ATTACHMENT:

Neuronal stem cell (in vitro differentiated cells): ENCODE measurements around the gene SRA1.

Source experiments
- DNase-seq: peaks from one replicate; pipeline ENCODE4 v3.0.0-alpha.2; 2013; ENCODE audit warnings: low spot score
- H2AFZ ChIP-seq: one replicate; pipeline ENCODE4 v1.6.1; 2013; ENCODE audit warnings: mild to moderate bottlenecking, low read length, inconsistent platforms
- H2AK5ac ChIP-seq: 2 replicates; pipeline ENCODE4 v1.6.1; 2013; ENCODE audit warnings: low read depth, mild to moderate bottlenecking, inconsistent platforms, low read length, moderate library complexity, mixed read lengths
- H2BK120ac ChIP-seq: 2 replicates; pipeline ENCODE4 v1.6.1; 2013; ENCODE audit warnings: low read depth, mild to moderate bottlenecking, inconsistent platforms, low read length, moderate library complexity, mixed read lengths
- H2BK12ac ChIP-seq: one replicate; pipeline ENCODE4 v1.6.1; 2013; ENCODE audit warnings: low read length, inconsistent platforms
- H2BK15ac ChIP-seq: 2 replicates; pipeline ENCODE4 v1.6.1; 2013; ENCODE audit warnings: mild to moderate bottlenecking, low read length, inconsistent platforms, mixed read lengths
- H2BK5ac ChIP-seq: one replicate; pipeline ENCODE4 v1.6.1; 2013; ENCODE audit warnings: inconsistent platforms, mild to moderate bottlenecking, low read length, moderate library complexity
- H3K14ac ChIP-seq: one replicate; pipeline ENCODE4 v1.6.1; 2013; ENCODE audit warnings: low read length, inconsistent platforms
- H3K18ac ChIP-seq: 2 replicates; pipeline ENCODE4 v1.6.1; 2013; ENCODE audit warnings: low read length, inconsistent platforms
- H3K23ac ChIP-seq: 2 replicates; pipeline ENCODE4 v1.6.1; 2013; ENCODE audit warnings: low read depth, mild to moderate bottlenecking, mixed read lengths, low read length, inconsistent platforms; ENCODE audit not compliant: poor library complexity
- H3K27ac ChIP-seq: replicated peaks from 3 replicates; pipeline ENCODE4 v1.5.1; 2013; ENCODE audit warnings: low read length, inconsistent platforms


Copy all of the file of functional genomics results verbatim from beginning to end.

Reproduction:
Neuronal stem cell (in vitro differentiated cells): ENCODE measurements around the gene SRA1.

Source experiments
- DNase-seq: peaks from one replicate; pipeline ENCODE4 v3.0.0-alpha.2; 2013; ENCODE audit warnings: low spot score
- H2AFZ ChIP-seq: one replicate; pipeline ENCODE4 v1.6.1; 2013; ENCODE audit warnings: mild to moderate bottlenecking, low read length, inconsistent platforms
- H2AK5ac ChIP-seq: 2 replicates; pipeline ENCODE4 v1.6.1; 2013; ENCODE audit warnings: low read depth, mild to moderate bottlenecking, inconsistent platforms, low read length, moderate library complexity, mixed read lengths
- H2BK120ac ChIP-seq: 2 replicates; pipeline ENCODE4 v1.6.1; 2013; ENCODE audit warnings: low read depth, mild to moderate bottlenecking, inconsistent platforms, low read length, moderate library complexity, mixed read lengths
- H2BK12ac ChIP-seq: one replicate; pipeline ENCODE4 v1.6.1; 2013; ENCODE audit warnings: low read length, inconsistent platforms
- H2BK15ac ChIP-seq: 2 replicates; pipeline ENCODE4 v1.6.1; 2013; ENCODE audit warnings: mild to moderate bottlenecking, low read length, inconsistent platforms, mixed read lengths
- H2BK5ac ChIP-seq: one replicate; pipeline ENCODE4 v1.6.1; 2013; ENCODE audit warnings: inconsistent platforms, mild to moderate bottlenecking, low read length, moderate library complexity
- H3K14ac ChIP-seq: one replicate; pipeline ENCODE4 v1.6.1; 2013; ENCODE audit warnings: low read length, inconsistent platforms
- H3K18ac ChIP-seq: 2 replicates; pipeline ENCODE4 v1.6.1; 2013; ENCODE audit warnings: low read length, inconsistent platforms
- H3K23ac ChIP-seq: 2 replicates; pipeline ENCODE4 v1.6.1; 2013; ENCODE audit warnings: low read depth, mild to moderate bottlenecking, mixed read lengths, low read length, inconsistent platforms; ENCODE audit not compliant: poor library complexity
- H3K27ac ChIP-seq: replicated peaks from 3 replicates; pipeline ENCODE4 v1.5.1; 2013; ENCODE audit warnings: low read length, inconsistent platforms